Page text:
About Water Today

Availability of Earth’s consumable water affects the societal wellbeing, health and economy of the entire population.  Water is critical for long-term economic development, human health, social welfare and environmental sustainability.  Indeed, water pervades all social activities; it is precious and essential to all life.  There is no substitute for water in any of its functions; it has as an important a role in the health of the planet as to the human body – no water means, no life.  Without water, no livestock can be sustained and vegetation cannot be grown.  Clearly, no food can be produced without water.  The importance of a safe and reliable source of consumable water is beyond question.  Water is vital for human survival; it is a basic biological necessity without which the human body and life in general cannot be sustained.

The World population is 6.9 billion, of which theUSAis 300 million.  According to the United Nations, more than 1 billion people live in areas where water is scarce and that number could increase to 1.8 billion by 2025.  Hydrologic alterations and modern day pollution have impaired ecosystems on a global scale, and the pace and intensity of human development greatly exceeds the ability of scientists to assess the overall effects.

There is approximately thirty-seven times more water underground than on the surface — it can be tied up for hundreds; even thousands of years before it resurfaces again to take part in the hydrologic cycle.  This is known as ground water.  Much of the water used in farm communities to irrigate crops is ground water; at one time, this was the only demand for ground water but as freshwater sources diminish, to meet modern day demands, private water companies have tapped into ground water sources.  In many regions of the world, freshwater – both groundwater and surface water – is being used faster than it can be replaced.  To date, some 30 billion gallons of ground water is pumped from the earth everyday.  The demands of our “modern” lifestyle, we are pumping up to 15 times more water than is being recharged, which is in fact creating a global crises.

The population continues to increase and the consumable water supply continues to decrease; the civilized world’s relationship to water is rapidly shifting, at this point, not for the better.  Climate change, droughts, growing population and increasing industrial demand are straining the available supplies of freshwater.  As freshwater becomes more scarce, people will search for ways to secure their water supplies; every gallon of water we use has an economic value.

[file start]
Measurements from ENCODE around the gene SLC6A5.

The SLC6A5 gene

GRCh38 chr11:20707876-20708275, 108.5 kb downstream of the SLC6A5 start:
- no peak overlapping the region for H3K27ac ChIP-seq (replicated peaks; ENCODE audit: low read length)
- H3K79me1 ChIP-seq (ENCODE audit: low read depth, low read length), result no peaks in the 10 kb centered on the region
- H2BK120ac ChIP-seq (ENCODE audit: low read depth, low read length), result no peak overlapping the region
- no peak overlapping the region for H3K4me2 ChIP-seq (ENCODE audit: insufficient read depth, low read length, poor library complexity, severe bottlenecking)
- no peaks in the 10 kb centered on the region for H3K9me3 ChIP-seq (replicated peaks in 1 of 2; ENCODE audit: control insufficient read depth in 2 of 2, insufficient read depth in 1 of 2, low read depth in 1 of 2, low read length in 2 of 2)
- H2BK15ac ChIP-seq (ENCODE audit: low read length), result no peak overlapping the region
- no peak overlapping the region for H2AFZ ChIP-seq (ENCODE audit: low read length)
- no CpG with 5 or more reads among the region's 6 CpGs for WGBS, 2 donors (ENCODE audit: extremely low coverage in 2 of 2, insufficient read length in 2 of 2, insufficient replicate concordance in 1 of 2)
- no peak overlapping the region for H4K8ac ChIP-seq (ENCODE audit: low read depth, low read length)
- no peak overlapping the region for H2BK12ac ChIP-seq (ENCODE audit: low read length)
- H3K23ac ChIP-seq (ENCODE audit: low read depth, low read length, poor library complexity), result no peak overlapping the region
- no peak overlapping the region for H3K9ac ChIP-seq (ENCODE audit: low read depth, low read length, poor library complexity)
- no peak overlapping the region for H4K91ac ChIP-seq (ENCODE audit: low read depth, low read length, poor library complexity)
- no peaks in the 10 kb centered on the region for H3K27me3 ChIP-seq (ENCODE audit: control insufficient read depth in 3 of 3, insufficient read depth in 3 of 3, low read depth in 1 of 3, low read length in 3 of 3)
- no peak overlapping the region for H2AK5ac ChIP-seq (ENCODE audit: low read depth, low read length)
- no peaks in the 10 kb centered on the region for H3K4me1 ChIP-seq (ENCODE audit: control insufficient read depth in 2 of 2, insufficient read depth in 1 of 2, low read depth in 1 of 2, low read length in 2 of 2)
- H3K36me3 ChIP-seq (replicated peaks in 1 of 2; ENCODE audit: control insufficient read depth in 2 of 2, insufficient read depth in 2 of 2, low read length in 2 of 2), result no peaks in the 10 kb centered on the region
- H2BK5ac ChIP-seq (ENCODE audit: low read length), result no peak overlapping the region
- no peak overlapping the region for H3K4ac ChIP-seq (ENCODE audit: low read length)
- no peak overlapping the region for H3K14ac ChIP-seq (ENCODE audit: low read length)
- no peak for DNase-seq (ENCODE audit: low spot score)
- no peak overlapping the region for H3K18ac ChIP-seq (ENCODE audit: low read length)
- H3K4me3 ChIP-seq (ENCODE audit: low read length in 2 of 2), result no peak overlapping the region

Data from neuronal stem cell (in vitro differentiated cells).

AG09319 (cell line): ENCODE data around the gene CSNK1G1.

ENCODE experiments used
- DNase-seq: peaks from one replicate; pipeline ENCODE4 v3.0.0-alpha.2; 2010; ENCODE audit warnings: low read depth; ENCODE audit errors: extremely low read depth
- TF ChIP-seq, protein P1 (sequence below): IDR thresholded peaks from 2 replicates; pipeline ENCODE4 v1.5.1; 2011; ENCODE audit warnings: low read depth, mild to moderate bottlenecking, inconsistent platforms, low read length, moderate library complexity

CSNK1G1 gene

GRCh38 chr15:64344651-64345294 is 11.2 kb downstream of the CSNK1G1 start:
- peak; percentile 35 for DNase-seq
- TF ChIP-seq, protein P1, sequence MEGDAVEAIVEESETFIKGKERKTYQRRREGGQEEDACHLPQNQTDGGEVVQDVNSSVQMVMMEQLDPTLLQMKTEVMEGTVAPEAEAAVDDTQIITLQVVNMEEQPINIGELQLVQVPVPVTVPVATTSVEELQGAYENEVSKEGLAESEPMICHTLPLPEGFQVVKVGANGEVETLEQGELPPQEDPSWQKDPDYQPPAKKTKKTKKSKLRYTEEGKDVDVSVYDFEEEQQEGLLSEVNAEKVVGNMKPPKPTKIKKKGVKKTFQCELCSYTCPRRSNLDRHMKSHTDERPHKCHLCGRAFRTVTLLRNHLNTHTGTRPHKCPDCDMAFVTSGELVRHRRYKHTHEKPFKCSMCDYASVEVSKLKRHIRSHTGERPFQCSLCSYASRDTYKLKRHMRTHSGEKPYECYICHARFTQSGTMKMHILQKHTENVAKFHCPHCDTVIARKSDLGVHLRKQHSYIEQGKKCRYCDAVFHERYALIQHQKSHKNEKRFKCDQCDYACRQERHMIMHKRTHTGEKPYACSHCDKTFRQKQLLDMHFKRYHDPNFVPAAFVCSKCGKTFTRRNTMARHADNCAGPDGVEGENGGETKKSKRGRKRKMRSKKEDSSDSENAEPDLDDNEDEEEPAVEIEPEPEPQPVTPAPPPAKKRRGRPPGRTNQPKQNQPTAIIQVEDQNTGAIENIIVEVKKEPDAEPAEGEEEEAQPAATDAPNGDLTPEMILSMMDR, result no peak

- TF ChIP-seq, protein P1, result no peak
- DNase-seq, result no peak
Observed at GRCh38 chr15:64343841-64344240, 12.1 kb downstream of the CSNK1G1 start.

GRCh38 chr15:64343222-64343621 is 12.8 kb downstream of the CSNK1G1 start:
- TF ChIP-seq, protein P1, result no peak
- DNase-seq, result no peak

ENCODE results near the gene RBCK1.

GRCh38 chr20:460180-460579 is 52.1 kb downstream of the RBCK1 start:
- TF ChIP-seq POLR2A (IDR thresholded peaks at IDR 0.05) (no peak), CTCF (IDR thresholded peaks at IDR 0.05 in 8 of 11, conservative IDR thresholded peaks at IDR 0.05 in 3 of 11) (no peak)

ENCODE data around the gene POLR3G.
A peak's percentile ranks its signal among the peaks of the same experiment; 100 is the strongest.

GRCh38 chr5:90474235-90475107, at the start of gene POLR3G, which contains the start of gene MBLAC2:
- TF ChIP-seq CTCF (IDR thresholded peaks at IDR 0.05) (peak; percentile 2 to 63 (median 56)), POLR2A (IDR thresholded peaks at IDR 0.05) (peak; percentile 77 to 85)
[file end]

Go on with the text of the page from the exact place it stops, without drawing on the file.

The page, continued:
This increasing water need may further aggravate problems of water sharing; in the absence of strong institutions and agreements, changes within a basin in one country can lead to transboundary tensions.  Currently the laws of most nations are not sufficient to protect the water resources and or their governments are corrupt.  Consequently, one day, perhaps within our lifetime, every drop of water will be privately owned.  The World Bank, the International Monetary Fund and the World Trade Organization are all instrumental in comodifying water, which initially affects undeveloped nations but will eventually affect us all.  At the start of this century, the wars have been about oil, but by the end, if existing political and economic systems are not challenged by its citizens, they will inevitably be about water.

Sustainability in the management and allocation of water is intrinsically related to Global Warming so eventually the water crises will affect us all.  A deliberate and strategic design to optimize resilient ecosystems and consumable water quality and supply is long overdue.  It is the major social-scientific challenge of the 21st century.

On an individual scale, simple actions will collectively have short and long-term effects.

  • Know your water shed, where your water comes from and how it is delivered to you, go to:
  • It is frightening to realize that in manyUScommunities wastewaters are treated and pumped back into the consumable water supply, reemerging again from the tap.
    • Know where your wastewater goes and how it is treated.
  • Of course, conservation is crucial, but beyond that,
  • Grow your own crops or purchase only locally grown crops; it not only supports your community, but also indirectly reduces carbon emissions and demands from industrial farms.
  • Take control of your consumable water supply.

Invest in a water distiller; according to the EPA, chemicals dumped into our rivers may cause cancer. Chlorinated water kills most germs and viruses, but it can also kill cells in our bodies. The only safe rule to follow is to distill drinking water, which will eliminate both chlorine and pathogenic organisms. No other methods of water purification are recommended by FEMA and the Red Cross. Distilling water turns it into vapor, and then through condensation, back again into pure water. Rising vapor cannot carry minerals and other dissolved solids. It will not carry disease germs, dead or alive. The vapor rises leaving all the suspended particles, inorganic minerals and chemicals behind. Distillation is the single most effective method of water purification. In a manner of speaking, distilled water is nature’s way.

Eventually, as consumable water supply and quality diminishes, devices that clean water, making it consumable will dramatically increase in value.

 

by AsebastianB, Copyright © 2011 All Rights Reserved

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